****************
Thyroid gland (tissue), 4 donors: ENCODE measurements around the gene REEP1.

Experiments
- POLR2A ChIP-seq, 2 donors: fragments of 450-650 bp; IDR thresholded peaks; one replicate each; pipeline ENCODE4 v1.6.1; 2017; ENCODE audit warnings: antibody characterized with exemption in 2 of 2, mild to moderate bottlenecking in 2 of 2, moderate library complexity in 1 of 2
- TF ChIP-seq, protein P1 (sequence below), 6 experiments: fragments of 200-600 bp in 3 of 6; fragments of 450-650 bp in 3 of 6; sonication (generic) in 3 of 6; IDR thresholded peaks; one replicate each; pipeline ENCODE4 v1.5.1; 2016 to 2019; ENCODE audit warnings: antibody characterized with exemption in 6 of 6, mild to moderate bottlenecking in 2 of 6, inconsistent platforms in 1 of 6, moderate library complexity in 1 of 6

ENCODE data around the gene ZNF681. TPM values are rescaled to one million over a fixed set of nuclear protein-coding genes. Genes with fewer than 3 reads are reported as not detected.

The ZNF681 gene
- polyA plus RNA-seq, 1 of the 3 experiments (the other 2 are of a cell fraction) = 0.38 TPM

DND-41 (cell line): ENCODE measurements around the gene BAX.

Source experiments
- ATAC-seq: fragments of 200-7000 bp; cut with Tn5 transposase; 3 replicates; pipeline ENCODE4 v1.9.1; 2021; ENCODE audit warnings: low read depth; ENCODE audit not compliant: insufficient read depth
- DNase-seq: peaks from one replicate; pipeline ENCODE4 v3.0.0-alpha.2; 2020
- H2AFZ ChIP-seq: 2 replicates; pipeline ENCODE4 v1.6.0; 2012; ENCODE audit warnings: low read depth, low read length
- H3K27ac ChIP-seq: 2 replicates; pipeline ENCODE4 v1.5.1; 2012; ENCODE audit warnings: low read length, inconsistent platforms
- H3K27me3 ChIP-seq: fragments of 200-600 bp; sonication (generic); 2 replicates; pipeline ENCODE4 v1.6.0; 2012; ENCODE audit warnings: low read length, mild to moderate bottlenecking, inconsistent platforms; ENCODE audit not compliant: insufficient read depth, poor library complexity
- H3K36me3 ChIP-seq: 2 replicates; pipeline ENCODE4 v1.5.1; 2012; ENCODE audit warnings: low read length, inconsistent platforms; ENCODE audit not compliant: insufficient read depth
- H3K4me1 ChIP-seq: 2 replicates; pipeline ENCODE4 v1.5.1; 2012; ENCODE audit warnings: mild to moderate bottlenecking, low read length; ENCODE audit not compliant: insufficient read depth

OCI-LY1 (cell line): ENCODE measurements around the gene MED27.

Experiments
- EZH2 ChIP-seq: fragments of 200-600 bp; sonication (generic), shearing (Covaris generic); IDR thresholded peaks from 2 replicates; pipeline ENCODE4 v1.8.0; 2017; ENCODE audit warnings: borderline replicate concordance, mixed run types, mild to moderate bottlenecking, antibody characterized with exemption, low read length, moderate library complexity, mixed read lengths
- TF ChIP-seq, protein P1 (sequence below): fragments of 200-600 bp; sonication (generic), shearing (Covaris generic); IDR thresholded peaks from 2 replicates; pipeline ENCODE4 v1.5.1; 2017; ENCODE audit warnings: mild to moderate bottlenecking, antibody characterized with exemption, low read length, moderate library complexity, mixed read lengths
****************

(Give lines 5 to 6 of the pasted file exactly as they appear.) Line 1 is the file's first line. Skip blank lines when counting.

ENCODE data around the gene ZNF681. TPM values are rescaled to one million over a fixed set of nuclear protein-coding genes. Genes with fewer than 3 reads are reported as not detected.

The ZNF681 gene